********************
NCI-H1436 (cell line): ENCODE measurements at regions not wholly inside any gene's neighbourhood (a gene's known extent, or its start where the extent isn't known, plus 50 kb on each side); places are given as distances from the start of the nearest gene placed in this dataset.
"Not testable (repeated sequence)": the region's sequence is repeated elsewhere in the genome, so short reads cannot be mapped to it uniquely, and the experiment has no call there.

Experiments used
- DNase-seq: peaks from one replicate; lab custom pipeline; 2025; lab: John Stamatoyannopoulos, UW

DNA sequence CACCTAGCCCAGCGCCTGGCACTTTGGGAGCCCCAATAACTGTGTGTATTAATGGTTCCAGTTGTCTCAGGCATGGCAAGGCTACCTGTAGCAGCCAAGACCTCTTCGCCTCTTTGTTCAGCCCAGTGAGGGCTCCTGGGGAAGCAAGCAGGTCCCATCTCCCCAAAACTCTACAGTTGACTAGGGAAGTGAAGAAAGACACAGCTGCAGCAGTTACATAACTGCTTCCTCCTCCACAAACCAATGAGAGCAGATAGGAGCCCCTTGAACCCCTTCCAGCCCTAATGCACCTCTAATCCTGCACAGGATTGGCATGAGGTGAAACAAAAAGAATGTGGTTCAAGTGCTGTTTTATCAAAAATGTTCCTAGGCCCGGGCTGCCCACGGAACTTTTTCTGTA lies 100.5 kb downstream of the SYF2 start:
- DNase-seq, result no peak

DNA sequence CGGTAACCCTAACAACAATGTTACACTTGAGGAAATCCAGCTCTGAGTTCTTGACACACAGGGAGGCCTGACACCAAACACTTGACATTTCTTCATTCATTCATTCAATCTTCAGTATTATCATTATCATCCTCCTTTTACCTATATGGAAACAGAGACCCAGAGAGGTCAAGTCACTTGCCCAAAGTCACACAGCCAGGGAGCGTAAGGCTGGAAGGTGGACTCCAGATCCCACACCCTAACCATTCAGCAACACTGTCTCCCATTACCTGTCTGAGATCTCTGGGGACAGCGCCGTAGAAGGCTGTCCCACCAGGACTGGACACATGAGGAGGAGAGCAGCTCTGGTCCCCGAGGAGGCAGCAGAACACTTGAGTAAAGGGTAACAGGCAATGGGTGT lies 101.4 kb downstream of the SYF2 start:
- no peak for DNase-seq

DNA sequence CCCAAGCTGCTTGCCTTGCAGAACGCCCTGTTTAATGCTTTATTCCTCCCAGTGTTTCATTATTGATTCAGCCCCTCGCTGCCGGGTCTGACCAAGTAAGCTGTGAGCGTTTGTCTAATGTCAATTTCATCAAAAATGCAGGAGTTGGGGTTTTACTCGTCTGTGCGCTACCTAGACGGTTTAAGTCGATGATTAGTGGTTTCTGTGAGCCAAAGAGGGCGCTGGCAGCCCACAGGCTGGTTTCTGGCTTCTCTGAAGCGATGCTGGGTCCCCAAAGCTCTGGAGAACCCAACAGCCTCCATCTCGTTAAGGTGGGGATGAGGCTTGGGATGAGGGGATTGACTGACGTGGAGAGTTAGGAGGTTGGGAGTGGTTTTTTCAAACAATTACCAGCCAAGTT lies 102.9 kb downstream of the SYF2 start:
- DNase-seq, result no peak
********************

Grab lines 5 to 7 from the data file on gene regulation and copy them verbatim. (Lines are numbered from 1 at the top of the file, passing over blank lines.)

DNA sequence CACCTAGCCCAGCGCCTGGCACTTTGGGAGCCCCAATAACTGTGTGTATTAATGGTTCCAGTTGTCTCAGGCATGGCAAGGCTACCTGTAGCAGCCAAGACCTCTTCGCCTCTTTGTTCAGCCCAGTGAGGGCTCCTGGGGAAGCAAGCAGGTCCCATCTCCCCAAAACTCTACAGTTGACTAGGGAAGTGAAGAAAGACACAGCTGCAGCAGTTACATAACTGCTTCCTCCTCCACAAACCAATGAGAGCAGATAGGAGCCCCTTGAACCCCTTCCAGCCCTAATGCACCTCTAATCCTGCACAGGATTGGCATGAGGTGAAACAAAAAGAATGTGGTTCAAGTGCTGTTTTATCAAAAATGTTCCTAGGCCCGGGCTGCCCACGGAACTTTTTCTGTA lies 100.5 kb downstream of the SYF2 start:
- DNase-seq, result no peak

DNA sequence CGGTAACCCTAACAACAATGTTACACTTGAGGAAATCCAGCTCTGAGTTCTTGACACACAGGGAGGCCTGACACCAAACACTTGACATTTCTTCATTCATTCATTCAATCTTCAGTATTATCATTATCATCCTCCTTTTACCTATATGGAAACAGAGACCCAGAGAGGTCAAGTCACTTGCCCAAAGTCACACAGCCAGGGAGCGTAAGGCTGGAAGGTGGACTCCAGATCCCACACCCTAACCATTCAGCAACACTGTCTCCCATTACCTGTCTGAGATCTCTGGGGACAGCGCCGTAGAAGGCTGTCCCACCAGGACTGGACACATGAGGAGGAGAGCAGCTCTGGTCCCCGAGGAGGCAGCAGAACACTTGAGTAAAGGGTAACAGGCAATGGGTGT lies 101.4 kb downstream of the SYF2 start: